The exclusion of non-APPC agencies would give a commercial advantage to members. But this would be an unintentional side effect rather than a purposeful move by the APPC to increase its members’ market share.
The squabbles over APPC membership reflect an industry coming of age, trying to find a unified voice. CIPR past president Lionel Zetter described the current system of self-regulation as “broadly effective” – it is.
Nevertheless, the industry must act fast to come to some kind of collective agreement. The ‘guiding principles’ are a step in the right direction. Now the industry must get its house in order before the other House does the job for it.
EDM 1509 – Public Affairs Firms and Transparency – 15.05.2007
That this House believes that public affairs firms have a key role to play in articulating the point of view of business, charities, trade unions and public bodies to Government and Parliament; believes that political lobbying must always be open and transparent; welcomes in this regard the codes of the Association of Professional Political Consultants (APPC) and Public Relations Consultants Association (PRCA), which insist that public affairs firms publish the names of all clients and do not make payments to hon. Members and Peers; notes that the APPC register is easily accessible on that Association’s website and calls on the PRCA to adopt a similar practice; applauds the decision of Thames Gateway London Partnership to insist that agencies bidding for their public affairs contract must adhere to the ethical codes of the APPC; and calls on all public bodies and private firms to insert a similar clause in all lobbying contracts.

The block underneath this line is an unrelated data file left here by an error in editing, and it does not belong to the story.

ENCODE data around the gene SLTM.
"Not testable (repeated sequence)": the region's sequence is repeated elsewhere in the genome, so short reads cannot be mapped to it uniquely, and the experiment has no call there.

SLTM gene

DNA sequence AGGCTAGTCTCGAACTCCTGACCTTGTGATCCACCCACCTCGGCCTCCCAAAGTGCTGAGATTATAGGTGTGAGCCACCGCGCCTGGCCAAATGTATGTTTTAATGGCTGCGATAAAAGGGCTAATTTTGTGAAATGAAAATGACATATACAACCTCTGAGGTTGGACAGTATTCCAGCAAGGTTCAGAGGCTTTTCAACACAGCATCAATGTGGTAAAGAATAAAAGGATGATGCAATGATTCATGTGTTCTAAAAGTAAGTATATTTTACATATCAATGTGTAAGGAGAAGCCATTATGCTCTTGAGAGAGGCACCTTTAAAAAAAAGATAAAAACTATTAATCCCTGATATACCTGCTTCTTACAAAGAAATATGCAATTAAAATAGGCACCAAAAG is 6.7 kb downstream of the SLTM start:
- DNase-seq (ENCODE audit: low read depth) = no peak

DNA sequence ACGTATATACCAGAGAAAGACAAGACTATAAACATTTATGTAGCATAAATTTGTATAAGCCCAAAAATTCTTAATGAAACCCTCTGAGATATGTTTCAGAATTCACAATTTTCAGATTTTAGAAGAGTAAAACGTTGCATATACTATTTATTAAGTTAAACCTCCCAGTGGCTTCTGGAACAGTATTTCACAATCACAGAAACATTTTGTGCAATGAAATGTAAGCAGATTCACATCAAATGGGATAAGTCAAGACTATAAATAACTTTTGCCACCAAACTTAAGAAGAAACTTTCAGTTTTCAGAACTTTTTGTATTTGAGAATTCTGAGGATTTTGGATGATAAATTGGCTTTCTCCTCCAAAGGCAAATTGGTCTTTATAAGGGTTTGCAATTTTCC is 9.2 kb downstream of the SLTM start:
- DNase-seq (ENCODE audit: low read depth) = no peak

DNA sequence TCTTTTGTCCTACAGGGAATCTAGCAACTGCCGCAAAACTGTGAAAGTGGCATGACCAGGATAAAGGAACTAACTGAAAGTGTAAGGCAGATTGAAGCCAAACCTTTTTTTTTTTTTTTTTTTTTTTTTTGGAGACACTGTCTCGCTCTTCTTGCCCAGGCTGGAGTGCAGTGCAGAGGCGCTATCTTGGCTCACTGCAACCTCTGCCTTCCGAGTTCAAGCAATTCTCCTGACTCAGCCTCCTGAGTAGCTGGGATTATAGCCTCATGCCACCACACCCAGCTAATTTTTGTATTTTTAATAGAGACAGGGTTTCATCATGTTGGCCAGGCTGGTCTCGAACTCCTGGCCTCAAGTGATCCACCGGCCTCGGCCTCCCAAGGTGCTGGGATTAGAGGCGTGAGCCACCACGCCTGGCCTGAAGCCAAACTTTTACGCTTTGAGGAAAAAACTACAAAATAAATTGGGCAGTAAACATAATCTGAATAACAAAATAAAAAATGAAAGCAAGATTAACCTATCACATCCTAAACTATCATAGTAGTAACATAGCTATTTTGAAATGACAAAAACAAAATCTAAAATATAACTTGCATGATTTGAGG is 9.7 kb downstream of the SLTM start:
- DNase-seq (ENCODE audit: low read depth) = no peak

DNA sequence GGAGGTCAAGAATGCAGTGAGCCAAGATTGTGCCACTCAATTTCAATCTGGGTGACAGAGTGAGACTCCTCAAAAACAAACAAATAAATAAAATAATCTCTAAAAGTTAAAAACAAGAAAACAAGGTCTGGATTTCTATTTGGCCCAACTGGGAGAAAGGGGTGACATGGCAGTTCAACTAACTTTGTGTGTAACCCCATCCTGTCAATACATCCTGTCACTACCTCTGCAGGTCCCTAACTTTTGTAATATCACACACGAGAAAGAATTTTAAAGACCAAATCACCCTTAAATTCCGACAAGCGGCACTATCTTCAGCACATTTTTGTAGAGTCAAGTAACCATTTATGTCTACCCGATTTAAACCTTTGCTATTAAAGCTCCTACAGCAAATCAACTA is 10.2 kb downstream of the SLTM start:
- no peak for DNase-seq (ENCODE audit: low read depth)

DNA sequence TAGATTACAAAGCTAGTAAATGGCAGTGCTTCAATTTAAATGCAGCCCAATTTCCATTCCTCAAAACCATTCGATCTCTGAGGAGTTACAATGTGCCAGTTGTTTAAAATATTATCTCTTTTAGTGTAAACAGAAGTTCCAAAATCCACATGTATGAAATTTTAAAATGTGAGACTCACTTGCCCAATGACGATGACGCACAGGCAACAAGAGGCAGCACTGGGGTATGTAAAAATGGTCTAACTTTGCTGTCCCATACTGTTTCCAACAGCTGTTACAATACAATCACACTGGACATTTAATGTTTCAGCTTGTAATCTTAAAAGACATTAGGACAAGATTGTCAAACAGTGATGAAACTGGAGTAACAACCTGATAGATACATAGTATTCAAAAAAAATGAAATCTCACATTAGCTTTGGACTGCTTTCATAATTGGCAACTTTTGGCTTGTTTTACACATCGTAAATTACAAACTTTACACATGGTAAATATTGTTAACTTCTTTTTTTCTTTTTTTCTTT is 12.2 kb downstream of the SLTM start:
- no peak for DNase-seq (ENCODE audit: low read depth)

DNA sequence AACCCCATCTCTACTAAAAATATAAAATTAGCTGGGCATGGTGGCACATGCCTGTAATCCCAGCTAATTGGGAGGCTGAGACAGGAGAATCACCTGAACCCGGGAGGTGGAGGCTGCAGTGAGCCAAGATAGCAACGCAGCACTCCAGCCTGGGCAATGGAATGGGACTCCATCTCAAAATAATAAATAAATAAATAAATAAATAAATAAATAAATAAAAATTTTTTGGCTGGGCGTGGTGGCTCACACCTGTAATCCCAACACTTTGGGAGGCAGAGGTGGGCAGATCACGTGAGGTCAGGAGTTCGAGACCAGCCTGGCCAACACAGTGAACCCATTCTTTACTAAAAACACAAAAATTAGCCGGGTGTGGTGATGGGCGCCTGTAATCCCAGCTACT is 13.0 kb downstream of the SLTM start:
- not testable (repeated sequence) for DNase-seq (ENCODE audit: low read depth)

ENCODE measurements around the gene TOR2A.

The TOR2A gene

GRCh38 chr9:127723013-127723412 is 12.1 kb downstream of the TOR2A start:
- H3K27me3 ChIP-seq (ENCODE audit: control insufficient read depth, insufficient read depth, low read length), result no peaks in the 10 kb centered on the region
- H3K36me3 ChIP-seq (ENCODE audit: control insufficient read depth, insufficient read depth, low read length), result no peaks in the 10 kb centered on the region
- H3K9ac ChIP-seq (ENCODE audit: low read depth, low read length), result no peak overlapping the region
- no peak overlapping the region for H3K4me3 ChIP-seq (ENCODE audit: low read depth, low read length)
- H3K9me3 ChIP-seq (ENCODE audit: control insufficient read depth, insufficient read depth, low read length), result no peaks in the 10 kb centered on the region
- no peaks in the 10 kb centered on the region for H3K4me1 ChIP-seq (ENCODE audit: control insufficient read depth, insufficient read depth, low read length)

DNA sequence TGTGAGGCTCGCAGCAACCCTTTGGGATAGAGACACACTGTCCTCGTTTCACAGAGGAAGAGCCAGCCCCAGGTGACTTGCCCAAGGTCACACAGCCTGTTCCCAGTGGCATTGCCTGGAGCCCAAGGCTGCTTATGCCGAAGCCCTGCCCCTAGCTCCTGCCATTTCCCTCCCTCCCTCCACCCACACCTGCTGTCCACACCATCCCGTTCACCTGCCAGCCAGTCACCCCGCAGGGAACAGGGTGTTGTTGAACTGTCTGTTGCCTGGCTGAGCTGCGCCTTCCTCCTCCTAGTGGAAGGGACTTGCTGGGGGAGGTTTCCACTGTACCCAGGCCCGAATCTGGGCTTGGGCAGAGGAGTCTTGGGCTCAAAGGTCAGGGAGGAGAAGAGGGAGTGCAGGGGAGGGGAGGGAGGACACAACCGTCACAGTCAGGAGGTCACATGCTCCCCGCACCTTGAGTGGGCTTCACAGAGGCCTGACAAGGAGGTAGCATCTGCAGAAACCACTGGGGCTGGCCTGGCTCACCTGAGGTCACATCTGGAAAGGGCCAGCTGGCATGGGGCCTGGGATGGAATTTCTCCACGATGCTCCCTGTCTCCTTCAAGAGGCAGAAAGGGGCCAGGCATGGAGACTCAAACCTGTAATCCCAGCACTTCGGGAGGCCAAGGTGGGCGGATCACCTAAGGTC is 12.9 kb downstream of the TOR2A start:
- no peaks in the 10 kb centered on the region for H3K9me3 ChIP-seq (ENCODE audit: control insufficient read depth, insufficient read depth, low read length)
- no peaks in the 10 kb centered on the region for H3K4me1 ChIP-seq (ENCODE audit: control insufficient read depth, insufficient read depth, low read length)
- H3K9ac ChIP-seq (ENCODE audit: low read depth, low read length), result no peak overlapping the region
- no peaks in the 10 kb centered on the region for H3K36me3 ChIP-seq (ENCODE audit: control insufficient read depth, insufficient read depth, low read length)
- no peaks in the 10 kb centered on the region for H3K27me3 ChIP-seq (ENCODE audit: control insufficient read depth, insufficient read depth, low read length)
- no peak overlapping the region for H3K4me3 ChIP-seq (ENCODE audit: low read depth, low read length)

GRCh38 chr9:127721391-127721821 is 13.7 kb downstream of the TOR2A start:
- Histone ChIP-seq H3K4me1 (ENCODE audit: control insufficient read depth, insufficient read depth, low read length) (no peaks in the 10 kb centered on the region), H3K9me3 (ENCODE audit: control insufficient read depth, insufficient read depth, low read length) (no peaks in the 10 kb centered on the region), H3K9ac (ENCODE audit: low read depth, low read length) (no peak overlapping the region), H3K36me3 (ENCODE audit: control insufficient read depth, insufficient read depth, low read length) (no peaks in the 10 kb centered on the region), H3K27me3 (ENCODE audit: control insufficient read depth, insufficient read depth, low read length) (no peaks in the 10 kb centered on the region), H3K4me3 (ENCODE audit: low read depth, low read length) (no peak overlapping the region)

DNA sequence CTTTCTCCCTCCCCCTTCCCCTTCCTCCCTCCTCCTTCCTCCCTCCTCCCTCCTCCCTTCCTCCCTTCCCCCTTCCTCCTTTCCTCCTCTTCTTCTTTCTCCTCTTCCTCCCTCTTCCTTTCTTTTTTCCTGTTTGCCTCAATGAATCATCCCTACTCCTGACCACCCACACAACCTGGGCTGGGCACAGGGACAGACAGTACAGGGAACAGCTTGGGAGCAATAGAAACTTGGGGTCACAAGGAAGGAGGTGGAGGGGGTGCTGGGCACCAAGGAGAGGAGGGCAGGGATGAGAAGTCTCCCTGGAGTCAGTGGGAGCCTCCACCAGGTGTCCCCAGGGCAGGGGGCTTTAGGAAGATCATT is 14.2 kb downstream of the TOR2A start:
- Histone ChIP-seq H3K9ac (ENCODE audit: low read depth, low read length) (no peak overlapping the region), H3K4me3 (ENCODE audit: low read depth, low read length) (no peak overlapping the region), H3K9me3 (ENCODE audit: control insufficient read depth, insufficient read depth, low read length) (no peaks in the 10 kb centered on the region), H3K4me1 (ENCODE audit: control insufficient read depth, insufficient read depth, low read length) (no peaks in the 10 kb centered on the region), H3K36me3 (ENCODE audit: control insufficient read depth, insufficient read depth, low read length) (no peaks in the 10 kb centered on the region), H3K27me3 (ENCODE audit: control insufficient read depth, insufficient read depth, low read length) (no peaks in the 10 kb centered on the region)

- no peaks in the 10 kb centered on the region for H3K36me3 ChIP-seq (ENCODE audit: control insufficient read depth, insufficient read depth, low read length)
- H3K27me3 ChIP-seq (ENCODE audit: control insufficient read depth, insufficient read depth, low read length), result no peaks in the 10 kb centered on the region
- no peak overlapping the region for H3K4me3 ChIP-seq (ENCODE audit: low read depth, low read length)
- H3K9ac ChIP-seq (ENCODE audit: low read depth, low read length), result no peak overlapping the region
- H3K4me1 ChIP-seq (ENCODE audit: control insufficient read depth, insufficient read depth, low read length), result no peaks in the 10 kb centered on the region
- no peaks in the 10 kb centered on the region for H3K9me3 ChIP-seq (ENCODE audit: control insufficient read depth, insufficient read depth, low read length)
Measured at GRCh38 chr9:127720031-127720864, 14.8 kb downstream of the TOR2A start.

Early Day Motions
Early day motions (EDMs) are formal motions submitted for debate in the House of Commons. However, very few EDMs are actually debated. Instead, they are used for reasons such as publicising the views of individual MPs, drawing attention to specific events or campaigns, and demonstrating the extent of parliamentary support for a particular cause or point of view.
Photo credit: Joe Swan